As you might guess from past blog posts, I was trying (several) Microsoft Live Vision USB webcams, with the aim of using them via the RPi and a long ethernet cable to monitor my bird nesting box cameras. My plan (outlined back on this post) is to use power-over-ethernet (POE) to supply 5V to the Raspberry Pi, which will be down the garden within USB range of the birdbox or birdboxes. But first, to get this working indoors - which meant initially a long wait before my RPi was delivered.
Meanwhile, other people were also experimenting with using the RPi as an IP-webcam, like Jeremy who tried both ffserver on his RPi and then later switched to using Motion on a battery powered RPi webcam with wifi and more. Nice blog!
Motion under Raspbian
I decided to try the recently released Raspbian-based SD card image, specifically the 2012-07-15-wheezy-raspbian.zip release. During the first boot I used the menu to expand the file system to take the whole SD card, enabled SSH access, and set my keyboard and locale, and opted not to boot to the graphical desktop. I then ran an update, and installed Motion, the Apache webserver, Emacs, etc.
$ sudo apt-get update
$ sudo apt-get upgrade
$ sudo apt-get install motion
$ sudo apt-get install apache2
$ sudo apt-get install emacs
Initial experiments with an un-powered and a powered USB hub were not fruitful - the second webcam wouldn't register - in fact in some configurations even low power devices like my mouse or keyboard wouldn't work. So rather than trying this with a USB keyboard and mouse, I switched to SSH access and used the only two USB ports for two webcams - which worked.
$ ls /dev/vid*
I've already been running motion for a while now on an old laptop, so the configuration wasn't too hard - I knew that on my laptop getting several USB cameras running at once meant sticking with the default low resolution of 320x240 pixels. I went with two camera configuration files as ~/webcam/cam1.conf which is just:
And likewise for the second camera, configuration file ~/webcam/cam2.conf is just:
These are very short because everything else is in /etc/motion/motion.conf, the main configuration file, most of which remains with the default values. The main change is two thread settings pointing at the above per-camera settings:
The only other configuration change so far is for making this act like an IP-webcam was to change the default (secure) setting restricting this to the same machine (local host). Note you must also ensure the two camera streams are on different ports (I went for the motion default of 8081, and 8082 for the second camera).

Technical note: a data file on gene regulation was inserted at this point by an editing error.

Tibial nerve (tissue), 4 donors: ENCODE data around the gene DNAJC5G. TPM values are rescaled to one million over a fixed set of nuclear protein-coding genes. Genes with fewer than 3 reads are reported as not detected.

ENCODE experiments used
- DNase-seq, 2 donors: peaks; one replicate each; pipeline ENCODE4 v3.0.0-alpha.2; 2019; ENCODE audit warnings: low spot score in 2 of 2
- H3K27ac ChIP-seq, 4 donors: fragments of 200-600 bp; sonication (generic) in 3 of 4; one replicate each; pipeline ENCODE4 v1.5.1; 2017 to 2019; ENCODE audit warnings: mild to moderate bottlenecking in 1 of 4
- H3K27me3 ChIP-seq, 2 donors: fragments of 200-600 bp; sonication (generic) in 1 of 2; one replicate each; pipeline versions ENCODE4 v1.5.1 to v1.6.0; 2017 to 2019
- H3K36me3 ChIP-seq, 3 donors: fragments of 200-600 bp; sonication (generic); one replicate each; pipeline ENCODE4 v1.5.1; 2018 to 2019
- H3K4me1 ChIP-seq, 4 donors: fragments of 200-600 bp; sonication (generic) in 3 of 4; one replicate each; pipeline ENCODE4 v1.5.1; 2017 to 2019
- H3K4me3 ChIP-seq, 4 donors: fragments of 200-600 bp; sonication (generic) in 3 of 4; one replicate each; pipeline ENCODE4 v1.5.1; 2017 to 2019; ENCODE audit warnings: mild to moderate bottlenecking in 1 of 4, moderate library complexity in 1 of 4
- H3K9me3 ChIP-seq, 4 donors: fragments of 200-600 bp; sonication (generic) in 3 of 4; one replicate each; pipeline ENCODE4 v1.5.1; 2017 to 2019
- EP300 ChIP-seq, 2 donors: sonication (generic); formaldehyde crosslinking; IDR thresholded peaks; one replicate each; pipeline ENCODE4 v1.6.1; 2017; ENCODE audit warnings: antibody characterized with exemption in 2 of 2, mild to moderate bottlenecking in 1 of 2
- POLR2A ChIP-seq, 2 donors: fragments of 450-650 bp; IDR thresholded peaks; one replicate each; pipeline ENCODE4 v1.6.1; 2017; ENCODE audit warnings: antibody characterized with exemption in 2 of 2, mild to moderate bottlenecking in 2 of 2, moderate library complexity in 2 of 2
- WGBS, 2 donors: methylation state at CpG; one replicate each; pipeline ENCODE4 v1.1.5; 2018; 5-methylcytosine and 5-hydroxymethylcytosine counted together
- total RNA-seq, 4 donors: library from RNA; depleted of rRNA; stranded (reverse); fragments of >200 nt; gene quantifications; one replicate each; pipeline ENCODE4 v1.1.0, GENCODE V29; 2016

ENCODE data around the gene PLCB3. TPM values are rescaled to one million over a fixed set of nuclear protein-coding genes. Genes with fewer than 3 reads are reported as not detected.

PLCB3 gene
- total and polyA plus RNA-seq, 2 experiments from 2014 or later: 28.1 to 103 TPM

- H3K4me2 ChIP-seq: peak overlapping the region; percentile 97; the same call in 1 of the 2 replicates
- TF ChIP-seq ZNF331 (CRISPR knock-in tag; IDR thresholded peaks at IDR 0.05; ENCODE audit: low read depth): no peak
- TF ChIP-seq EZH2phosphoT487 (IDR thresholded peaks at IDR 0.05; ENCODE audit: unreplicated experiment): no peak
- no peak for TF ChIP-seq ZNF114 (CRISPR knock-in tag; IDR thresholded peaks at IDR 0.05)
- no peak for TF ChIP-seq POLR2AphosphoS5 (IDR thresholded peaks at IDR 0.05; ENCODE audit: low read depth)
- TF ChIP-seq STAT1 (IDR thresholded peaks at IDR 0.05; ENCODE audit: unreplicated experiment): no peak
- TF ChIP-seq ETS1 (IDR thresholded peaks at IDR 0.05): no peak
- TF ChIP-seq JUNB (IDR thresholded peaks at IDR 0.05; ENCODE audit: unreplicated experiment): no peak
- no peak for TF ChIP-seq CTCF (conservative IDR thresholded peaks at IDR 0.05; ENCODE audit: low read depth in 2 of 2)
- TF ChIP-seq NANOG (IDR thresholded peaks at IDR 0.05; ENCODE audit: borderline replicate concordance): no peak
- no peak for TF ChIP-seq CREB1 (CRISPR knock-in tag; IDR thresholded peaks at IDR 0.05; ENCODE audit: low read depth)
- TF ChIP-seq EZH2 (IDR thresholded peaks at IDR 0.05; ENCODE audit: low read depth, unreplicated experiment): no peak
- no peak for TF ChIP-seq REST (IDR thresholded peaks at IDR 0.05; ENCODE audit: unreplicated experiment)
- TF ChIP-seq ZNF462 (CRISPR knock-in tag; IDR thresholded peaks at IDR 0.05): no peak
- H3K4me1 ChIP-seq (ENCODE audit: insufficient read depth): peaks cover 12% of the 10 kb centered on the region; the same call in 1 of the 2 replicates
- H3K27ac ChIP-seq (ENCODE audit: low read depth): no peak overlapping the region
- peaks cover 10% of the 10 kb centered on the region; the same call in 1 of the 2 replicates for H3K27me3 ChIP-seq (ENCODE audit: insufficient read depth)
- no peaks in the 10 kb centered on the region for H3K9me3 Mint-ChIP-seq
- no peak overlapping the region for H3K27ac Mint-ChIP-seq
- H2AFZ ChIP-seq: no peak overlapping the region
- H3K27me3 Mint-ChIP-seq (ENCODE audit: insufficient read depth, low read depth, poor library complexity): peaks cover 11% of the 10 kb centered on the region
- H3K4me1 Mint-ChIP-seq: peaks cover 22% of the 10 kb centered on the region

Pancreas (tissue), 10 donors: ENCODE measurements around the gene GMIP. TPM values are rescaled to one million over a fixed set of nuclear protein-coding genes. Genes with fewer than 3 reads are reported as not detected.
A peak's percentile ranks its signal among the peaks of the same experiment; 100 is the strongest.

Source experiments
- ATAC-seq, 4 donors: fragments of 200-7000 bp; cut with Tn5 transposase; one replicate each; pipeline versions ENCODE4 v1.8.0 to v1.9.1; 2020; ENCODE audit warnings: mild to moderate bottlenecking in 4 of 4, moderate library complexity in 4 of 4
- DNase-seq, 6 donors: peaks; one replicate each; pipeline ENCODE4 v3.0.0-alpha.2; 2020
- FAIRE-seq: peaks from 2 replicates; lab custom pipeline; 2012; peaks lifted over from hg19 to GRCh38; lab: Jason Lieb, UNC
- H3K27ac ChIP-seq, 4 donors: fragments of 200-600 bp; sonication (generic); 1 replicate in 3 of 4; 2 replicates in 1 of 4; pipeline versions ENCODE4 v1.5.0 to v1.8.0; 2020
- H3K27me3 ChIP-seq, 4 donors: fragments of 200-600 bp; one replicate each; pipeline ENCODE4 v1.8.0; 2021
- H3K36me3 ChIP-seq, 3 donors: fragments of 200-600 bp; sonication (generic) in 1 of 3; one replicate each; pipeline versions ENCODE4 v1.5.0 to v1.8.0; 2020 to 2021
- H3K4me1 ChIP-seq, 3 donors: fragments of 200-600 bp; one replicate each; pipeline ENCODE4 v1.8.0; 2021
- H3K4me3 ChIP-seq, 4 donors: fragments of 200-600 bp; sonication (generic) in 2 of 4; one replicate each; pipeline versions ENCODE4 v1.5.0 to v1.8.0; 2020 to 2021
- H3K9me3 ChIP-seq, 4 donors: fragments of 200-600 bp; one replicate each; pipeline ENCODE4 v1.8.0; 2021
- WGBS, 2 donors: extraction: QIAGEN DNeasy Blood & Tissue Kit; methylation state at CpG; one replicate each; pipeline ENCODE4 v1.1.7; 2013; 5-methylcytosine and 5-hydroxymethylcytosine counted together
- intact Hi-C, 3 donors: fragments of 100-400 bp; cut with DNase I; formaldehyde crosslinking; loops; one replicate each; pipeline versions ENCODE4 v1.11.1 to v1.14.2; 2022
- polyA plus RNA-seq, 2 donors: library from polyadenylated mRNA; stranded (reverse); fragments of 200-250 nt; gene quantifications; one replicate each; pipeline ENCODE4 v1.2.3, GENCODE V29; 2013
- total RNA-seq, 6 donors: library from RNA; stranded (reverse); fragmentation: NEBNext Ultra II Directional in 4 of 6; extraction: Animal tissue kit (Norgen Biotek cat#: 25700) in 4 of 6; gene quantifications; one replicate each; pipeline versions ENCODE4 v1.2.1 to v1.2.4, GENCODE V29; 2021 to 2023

I then setup a minimal webpage by creating the file /var/www/webcam.html showing the two images side by side (which would be served by Apache). Initially I've just hard coded the RPi's hostname to access the two webcams, but I think a little Apache magic is a better solution considering my IP address is allocated by DHCP and will change, but this works for now.
Update: As requested in the comments, here's the simple HTML for the page I access as http://raspberrypi/webcam.html from within my home network (this should be edited if you change the default hostname of raspberrypi):
$ more /var/www/webcam.html
<title>Raspberry Pi Webcameras</title>
<h1>Raspberry Pi Webcameras</h1>
<img src="http://raspberrypi:8081/" alt="Camera 1" ></a>
<img src="http://raspberrypi:8082/" alt="Camera 2" ></a>
Update: If you want motion to auto-start when the computer is rebooted, you need to edit the file /etc/default/motion to say start_motion_daemon=yes and this will happen automatically via the /etc/init.d/motion startup script. I'm using this now that I have installed a Raspberry Pi in my garden. Note I added $all to the Required-Start list to hopefully ensure that the USB system, ethernet, and date-time (via the network) are live before starting Motion.
It would be nice if DropBox could run on the Raspberry Pi - but right now it doesn't. You can go here to vote for DropBox to support Linux on the ARM processor. That rules out one way to automatically collect movement triggered images from the RPi - but there are several other options here, perhaps rsync to a separate image server?
Update - More USB devices?
As I noted in the introduction, I could only get two USB webcams to work when directly connected - and thus had to log into the RPi by SSH to control it. Even trying two cameras and a keyboard via a powered or unpowered hub proved problematic.
Using a powered hub is the recommended solution, so perhaps my hub just wasn't up to the job? However, I've been reading about an alternative hack to bypass the RPi's F1 and F2 polyfuses as described on The IO Blog, Himesh's blog, and elsewhere including this forum thread USB Port Current Boost. You would of course still need to use a sufficiently strong power supply.